Three Tech Trends Shifting the BIM Industry in 2016AECbytes Viewpoint #80 (July 21, 2016)

Dennis Williams
Technology Author and Consultant


BIM seems to be currently at the forefront of new technology in the AEC industry. As building information modeling continues to develop, other promising technologies have emerged to help to streamline the workflow for architects, design firms, and builders.

Some technology trends in the BIM industry have taken longer to come to fruition and others have quickly taken the market by storm. Experts agree that emerging technologies have led to better collaborative building designs, more efficient oversight, and eventually building automation in the near future. This article looks at how the Internet of Things, data management, and augmented reality are shaping the future of BIM.

The IoT Meets BIM

The Internet of Things (IoT ) is turning home automation into a flourishing market, but what about the possibilities when applied to commercial buildings? BIM systems are quickly being adopted, even by older infrastructures, as new firms also compete to secure contracts on forthcoming projects. Building information modeling software has added a never before seen insight and connectivity for facilities; still, when complemented with the IoT, the capabilities of future BIM systems will vastly improve day to day operations and facility management.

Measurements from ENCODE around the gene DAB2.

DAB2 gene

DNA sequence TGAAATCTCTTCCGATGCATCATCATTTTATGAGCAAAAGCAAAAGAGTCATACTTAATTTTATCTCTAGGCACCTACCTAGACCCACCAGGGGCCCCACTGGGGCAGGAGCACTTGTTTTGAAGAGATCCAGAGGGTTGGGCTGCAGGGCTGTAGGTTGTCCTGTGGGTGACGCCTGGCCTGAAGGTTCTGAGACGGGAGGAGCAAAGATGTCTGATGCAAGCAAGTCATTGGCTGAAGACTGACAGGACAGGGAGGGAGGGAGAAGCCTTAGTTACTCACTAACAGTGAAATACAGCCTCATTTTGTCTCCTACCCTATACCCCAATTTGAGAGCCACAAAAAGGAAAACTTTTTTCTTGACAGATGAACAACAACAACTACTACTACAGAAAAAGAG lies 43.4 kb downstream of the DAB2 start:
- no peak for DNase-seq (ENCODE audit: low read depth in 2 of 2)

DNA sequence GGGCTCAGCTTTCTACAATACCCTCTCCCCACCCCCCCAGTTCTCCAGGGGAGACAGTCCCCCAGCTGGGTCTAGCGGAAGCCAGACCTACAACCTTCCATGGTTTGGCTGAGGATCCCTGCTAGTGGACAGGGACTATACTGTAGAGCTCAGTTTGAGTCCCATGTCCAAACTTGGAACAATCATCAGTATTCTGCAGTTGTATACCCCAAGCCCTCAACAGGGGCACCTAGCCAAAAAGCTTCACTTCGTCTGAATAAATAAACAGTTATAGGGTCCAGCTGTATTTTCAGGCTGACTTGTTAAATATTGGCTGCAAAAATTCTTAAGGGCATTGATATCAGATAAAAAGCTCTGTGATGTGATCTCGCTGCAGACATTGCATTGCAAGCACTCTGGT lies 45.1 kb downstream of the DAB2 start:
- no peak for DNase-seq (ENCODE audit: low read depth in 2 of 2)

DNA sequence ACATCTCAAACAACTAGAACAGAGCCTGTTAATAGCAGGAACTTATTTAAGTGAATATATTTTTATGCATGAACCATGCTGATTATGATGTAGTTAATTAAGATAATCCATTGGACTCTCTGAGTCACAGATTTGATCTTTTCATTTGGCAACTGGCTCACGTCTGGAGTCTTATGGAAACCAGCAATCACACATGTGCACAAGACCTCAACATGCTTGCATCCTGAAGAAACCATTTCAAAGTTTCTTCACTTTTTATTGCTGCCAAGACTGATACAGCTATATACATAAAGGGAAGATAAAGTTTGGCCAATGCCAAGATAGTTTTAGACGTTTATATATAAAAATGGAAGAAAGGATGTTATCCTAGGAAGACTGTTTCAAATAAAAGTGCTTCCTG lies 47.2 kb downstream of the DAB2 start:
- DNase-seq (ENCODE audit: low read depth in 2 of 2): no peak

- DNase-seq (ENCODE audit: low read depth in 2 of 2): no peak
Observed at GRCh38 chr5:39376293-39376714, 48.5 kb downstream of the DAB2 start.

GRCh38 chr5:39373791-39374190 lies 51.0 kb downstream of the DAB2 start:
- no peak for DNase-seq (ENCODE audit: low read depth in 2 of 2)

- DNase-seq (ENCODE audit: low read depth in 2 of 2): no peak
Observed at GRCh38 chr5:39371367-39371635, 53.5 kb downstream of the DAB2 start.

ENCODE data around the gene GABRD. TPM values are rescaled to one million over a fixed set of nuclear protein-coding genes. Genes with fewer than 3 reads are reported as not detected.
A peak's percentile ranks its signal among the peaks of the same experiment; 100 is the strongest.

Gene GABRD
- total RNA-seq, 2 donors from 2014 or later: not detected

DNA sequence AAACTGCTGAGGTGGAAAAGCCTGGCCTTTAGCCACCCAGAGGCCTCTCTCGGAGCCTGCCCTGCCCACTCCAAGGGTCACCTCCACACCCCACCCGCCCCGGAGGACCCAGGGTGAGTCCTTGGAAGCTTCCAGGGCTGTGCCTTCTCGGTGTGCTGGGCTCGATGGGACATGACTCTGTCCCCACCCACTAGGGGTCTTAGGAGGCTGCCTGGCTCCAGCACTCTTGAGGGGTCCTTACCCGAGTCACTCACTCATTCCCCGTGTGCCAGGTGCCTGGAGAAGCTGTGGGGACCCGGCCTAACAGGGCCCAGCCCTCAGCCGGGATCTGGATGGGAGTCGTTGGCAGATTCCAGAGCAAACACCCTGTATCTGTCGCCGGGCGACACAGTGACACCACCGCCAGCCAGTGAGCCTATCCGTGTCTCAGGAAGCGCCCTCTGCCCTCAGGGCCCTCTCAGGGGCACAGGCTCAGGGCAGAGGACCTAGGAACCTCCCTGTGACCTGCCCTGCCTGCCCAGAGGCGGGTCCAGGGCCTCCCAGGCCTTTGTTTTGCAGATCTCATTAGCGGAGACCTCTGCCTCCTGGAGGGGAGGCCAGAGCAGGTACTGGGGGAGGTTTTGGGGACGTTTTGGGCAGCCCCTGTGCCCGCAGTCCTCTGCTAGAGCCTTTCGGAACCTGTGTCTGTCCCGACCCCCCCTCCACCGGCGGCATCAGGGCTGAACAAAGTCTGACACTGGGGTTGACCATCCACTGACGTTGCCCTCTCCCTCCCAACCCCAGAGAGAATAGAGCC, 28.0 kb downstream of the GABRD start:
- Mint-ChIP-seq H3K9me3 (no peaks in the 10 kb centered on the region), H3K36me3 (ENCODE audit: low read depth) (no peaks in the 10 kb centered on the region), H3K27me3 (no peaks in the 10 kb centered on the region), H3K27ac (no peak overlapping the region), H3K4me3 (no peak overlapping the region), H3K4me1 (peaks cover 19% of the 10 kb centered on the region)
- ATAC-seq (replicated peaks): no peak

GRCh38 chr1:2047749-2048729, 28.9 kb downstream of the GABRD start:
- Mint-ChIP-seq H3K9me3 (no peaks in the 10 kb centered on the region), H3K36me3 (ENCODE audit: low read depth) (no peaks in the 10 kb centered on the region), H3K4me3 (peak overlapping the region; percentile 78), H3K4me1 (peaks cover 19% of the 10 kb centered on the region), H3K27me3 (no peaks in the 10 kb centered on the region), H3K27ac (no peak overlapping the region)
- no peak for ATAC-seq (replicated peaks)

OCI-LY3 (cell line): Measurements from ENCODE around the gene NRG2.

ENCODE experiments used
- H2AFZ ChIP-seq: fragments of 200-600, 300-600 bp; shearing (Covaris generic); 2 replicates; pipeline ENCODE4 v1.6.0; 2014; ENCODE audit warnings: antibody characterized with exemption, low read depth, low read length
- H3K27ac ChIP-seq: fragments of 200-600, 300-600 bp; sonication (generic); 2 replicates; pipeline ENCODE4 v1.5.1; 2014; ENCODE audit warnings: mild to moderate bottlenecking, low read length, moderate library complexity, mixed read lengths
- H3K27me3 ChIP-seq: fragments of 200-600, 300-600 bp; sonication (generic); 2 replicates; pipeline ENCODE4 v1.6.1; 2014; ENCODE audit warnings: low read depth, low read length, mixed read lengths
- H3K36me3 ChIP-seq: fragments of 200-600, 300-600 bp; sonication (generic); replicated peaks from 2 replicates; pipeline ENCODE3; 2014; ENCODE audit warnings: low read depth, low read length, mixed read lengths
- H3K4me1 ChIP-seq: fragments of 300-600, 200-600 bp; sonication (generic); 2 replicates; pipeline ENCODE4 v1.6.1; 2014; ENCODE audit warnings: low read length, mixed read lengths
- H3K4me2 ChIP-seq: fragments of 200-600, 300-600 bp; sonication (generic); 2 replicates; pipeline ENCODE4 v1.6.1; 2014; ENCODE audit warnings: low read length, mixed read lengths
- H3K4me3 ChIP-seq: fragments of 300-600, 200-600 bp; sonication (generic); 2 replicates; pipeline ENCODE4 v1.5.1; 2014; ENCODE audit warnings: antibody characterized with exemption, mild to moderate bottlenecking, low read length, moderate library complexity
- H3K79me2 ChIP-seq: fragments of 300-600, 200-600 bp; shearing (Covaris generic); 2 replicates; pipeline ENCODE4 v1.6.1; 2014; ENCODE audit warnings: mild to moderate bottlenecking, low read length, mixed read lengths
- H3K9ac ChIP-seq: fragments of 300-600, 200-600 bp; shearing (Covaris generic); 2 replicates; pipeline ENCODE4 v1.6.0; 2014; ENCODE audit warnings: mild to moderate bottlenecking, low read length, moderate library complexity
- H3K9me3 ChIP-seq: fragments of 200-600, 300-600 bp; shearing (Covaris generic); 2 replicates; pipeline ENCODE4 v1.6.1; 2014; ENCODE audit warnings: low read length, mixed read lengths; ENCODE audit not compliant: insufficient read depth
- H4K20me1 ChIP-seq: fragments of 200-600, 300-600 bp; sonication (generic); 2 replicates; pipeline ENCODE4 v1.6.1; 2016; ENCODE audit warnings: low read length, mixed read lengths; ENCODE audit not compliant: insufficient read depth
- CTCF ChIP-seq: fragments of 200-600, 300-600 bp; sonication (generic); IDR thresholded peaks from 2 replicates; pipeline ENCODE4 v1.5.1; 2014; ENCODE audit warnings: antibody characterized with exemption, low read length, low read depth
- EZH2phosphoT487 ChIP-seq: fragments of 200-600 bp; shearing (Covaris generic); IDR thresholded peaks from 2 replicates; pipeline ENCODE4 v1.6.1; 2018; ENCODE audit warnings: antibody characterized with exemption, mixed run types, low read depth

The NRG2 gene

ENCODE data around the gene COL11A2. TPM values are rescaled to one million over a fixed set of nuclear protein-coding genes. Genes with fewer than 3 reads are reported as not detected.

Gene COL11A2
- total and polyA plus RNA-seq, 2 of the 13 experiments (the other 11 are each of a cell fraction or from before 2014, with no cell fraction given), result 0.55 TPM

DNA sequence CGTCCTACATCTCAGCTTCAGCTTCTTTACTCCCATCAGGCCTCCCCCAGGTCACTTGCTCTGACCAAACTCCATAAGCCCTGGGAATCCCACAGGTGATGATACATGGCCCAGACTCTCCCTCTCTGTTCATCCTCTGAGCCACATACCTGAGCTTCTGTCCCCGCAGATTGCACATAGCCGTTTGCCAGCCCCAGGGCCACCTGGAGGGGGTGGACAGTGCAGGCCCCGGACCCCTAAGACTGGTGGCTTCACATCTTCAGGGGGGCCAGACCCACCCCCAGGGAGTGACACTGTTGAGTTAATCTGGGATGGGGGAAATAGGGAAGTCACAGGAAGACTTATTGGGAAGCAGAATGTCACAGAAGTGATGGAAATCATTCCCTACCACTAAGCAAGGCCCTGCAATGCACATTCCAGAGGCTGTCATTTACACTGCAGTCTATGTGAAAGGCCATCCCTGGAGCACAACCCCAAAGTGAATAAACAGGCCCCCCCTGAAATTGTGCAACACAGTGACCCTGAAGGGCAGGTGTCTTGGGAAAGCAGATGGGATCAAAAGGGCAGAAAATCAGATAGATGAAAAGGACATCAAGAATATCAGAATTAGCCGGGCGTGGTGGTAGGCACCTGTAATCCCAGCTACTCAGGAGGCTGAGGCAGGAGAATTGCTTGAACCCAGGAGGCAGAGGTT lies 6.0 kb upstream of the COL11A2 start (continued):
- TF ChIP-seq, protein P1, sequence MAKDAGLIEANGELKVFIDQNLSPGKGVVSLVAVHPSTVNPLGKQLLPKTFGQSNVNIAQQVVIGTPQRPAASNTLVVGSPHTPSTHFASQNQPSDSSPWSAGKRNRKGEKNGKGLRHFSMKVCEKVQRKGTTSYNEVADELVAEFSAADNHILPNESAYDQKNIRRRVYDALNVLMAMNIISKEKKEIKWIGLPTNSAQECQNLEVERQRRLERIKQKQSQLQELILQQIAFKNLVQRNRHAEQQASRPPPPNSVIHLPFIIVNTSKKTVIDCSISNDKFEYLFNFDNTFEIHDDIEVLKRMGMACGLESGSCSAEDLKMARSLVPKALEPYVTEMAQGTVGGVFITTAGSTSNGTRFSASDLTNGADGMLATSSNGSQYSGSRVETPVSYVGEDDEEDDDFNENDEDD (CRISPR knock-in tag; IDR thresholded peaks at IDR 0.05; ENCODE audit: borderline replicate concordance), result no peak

With BIM paired with the Internet of Things, building automation could become the next major development. Building engineers already have the software capable of estimating energy efficiency based on traffic flow throughout a building (Figure 1). Combining BIM with the Internet of Things will automate this practice based off of real aggregated data.

Figure 1. BIM system identifying where the HVAC unit is needed most throughout the office building in relation to the occupants.

The early marriage of BIM and the IoT is already active with smart thermostats, talking fridges, and reactive lighting units. At a larger scale, building automation will be integrated into BIM systems. Sensors and software will monitor people’s behavior in the building to control elements like heating levels that adjust throughout the day as more personnel fill into the office space. Using the GPS location in relation to the building, the lighting and air conditioning can shift automatically to save energy in those times when there’s an abundance of natural light on that side of the office. Building automation in relation to BIM can open avenues for big data and more sustainable systems that match that building’s particular circumstances for optimal performance.

The Internet of Things will also have a valuable impact in the early construction phase. Hilti is an innovative tool company in the construction field and they’re leading the way with network connected tools to help data and equipment communicate with one another. They’re using the IoT to power smart construction tools to create a much easier and more efficient workflow. Adaptive tools are vastly shortening the setup time for construction equipment. Such tools work via sensors and adjust their settings accordingly for the operator. Hilti reports that adaptive tools are turning days of work into hours because the tools themselves automate the setup process.

Hilti’s R&D team is also developing tools that automate the maintenance for their equipment as well. Layout Integration Tools reference data from the cloud network and use it to control the hardware elements of their tools. Tightening of bolts to a specific torque or measuring the correct depth for a fastener is all possible through the Hilti network, and this will soon be replicated by other manufacturers of construction equipment.